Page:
World of Animals - - Front Page - Words Vic­to­ria Wil­liams

Dis­cover the se­crets be­hind the elu­sive wa­ter vole’s come­back

In 1929, Amer­i­can minks – rel­a­tives of weasels and ot­ters – were brought over to Bri­tain from North Amer­ica for the fur trade, but it wasn’t long be­fore some es­caped and oth­ers were il­le­gally re­leased. This in­va­sion was ab­so­lutely dis­as­trous for Bri­tain’s wa­ter voles, with one mink able to wipe out all the in­hab­i­tants along a stretch of riverbank in just a few weeks. While wa­ter voles can dive into streams or hide in their bur­rows to es­cape from larger na­tive preda­tors, these tac­tics did lit­tle to stop the ag­ile, semi­aquatic minks. Adding to the pres­sures of wa­ter pol­lu­tion and the degra­da­tion of river­banks, the ar­rival of the minks even­tu­ally led to a more than 90 per cent drop in wa­ter vole num­bers be­tween 1989 and 1998. In fact, wa­ter voles have ex­pe­ri­enced the big­gest de­cline of any Bri­tish mam­mal in the last cen­tury.

“The mink in­va­sion was ab­so­lutely dis­as­trous for Bri­tain’s wa­ter voles”

In re­sponse to the crash in their num­bers, con­ser­va­tion groups have re­dou­bled their ef­forts to save these en­dear­ing an­i­mals. The wildlife char­ity Peo­ple’s Trust for En­dan­gered Species (PTES) is ded­i­cated to help­ing wa­ter voles and has put more than half a mil­lion pounds into dozens of con­ser­va­tion pro­grammes since 1980.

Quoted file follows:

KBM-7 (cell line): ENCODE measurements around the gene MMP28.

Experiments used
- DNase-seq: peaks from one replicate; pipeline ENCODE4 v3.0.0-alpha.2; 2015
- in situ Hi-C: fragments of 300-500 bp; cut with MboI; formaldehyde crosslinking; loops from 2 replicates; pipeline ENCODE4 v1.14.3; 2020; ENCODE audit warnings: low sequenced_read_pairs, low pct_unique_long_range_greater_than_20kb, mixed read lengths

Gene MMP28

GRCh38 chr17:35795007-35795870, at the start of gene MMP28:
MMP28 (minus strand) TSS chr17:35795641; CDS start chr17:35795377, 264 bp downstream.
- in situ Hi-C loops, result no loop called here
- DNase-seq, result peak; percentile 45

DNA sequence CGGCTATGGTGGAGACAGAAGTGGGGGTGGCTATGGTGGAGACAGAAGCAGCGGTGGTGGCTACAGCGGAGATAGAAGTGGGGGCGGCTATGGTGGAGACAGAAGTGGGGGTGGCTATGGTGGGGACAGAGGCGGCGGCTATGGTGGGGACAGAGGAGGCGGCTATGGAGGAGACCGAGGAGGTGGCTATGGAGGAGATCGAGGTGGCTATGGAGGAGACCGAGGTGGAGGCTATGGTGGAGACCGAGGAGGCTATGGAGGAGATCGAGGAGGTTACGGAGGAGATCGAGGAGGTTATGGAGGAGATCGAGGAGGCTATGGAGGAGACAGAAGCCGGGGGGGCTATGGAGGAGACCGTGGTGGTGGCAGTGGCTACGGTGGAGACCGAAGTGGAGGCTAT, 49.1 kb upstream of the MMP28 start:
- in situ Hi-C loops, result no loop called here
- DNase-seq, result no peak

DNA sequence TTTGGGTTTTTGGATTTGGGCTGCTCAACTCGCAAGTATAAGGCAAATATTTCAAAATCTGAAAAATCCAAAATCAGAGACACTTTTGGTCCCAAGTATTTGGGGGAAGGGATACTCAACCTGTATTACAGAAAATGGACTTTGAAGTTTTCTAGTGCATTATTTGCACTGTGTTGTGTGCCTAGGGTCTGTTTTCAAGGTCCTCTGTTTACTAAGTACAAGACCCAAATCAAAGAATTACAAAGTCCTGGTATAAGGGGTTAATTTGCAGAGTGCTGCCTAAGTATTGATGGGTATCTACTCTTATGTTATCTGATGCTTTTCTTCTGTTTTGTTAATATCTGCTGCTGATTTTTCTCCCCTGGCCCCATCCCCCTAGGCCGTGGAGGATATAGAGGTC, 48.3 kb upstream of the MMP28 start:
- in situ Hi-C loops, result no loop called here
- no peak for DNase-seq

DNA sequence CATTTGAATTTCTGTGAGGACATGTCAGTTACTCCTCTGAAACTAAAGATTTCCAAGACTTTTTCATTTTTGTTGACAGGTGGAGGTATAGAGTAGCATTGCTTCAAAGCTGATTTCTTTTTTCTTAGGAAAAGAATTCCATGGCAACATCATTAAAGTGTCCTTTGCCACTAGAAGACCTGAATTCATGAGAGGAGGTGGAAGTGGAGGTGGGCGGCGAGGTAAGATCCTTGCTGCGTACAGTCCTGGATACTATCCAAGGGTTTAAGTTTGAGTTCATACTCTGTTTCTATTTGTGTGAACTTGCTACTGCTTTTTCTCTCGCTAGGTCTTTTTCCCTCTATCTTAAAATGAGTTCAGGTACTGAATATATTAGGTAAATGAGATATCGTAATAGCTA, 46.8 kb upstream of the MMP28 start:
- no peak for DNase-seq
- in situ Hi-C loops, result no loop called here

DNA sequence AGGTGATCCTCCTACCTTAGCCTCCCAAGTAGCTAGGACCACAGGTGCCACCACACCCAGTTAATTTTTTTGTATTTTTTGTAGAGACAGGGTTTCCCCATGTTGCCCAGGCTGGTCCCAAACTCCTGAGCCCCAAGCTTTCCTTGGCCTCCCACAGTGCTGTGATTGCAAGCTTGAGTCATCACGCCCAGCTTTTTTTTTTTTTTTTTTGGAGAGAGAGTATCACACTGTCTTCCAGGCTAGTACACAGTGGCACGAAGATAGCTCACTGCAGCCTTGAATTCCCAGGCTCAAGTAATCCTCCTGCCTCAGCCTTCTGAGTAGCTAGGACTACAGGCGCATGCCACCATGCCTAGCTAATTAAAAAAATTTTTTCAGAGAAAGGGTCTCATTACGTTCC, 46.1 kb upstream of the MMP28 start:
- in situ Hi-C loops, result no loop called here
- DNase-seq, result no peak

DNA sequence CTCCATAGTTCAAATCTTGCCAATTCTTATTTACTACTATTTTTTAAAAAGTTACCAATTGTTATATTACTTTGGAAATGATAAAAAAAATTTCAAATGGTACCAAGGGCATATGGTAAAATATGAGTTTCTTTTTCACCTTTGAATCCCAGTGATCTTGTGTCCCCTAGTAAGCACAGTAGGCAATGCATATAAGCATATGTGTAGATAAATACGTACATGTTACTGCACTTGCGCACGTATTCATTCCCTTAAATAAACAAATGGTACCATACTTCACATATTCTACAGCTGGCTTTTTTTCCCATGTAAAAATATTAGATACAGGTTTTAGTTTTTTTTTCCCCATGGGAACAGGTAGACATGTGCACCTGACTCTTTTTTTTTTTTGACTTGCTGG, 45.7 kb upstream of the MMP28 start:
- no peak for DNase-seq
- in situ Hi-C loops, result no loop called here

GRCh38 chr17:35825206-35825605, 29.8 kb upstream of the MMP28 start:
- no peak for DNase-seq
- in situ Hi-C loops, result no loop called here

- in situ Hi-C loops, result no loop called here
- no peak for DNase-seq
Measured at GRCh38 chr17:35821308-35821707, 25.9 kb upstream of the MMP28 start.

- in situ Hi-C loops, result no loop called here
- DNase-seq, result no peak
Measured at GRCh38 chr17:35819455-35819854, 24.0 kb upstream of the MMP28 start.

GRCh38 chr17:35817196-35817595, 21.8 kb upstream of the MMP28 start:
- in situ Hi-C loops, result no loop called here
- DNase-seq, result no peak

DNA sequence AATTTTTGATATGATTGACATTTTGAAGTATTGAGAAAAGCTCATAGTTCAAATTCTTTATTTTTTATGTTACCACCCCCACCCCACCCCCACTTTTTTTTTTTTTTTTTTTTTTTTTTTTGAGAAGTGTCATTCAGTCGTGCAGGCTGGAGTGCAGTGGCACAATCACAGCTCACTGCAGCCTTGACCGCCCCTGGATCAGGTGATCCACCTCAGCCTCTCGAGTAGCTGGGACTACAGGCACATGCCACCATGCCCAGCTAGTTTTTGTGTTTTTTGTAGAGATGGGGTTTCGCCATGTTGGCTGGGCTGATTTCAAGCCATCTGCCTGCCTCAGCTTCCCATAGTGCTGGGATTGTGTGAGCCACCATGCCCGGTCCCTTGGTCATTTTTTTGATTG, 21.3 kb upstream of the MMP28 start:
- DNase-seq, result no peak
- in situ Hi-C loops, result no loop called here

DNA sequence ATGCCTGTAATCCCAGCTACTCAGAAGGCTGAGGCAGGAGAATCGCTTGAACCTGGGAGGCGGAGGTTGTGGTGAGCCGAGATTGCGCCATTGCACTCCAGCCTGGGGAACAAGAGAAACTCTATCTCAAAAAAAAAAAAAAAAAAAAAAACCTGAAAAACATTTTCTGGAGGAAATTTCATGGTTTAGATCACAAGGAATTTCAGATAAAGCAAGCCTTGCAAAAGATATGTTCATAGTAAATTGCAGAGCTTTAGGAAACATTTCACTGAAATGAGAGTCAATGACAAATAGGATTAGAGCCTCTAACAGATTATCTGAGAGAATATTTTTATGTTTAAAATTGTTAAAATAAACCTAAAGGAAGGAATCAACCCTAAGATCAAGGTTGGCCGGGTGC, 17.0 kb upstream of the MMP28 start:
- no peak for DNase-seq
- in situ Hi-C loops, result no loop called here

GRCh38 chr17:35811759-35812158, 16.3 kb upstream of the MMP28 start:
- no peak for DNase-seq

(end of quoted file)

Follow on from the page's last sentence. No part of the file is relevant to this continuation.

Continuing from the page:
These have in­volved look­ing into the best ways to re­store riverbank habi­tat, cap­tive breed­ing and rein­tro­duc­ing voles to ar­eas they used to in­habit, as well as in­ves­ti­gat­ing ways to con­trol mink pop­u­la­tions.

Emily Thomas, key species mon­i­tor­ing and data of­fi­cer for PTES, ex­plains why the char­ity is work­ing hard to pro­tect these strug­gling ro­dents. “Im­mor­talised as Ratty in The Wind in the Wil­lows, wa­ter voles are a key part of our nat­u­ral her­itage. They have been in Bri­tain since the last ice age and play an im­por­tant eco­log­i­cal role along our wa­ter­ways as an in­di­ca­tor of a healthy en­vi­ron­ment, pro­vid­ing food for a range of na­tive preda­tors and even af­fect­ing the bank­side plant di­ver­sity through the cre­ation of their bur­row net­works.”

When wa­ter voles dig bur­rows in a riverbank it dries out the sur­round­ing wet soil. This change pro­motes the ac­tiv­ity of mi­crobes in the soil, which al­ters the level of ni­tro­gen avail­able for plants to use and de­ter­mines which species can sur­vive in the area. As prey, wa­ter voles also pro­vide an im­por­tant source of food for birds like owls and herons, mam­mals in­clud­ing foxes, ot­ters and weasels, and even large fish such as pike. These lit­tle crit­ters are ab­so­lutely vi­tal to their ecosys­tems.

In 2015, PTES launched a new scheme to find out how Bri­tain’s wa­ter voles were re­ally do­ing. The Na­tional Wa­ter Vole Mon­i­tor­ing Pro­gramme (NWVMP) in­vites vol­un­teers from across Eng­land, Wales and Scot­land to go out each spring and mon­i­tor sites for signs of any wa­ter vole ac­tiv­ity. The chubby lit­tle an­i­mals are hard to spot, so mon­i­tors check for clues like drop­pings, feed­ing re­mains and bur­rows.

The data from the 2017 sur­vey has now been an­a­lysed, and Emily be­lieves that there are some pos­i­tives to be found in the re­sults. “The NWVMP aims to bring to­gether

“Im­mor­talised as Ratty in The Wind in the Wil­lows, wa­ter voles are a key part of our nat­u­ral her­itage”

“It’s only by con­tin­u­ally mon­i­tor­ing sites an­nu­ally that we’ll be able to get a com­pre­hen­sive idea of how wa­ter voles are far­ing across the coun­try”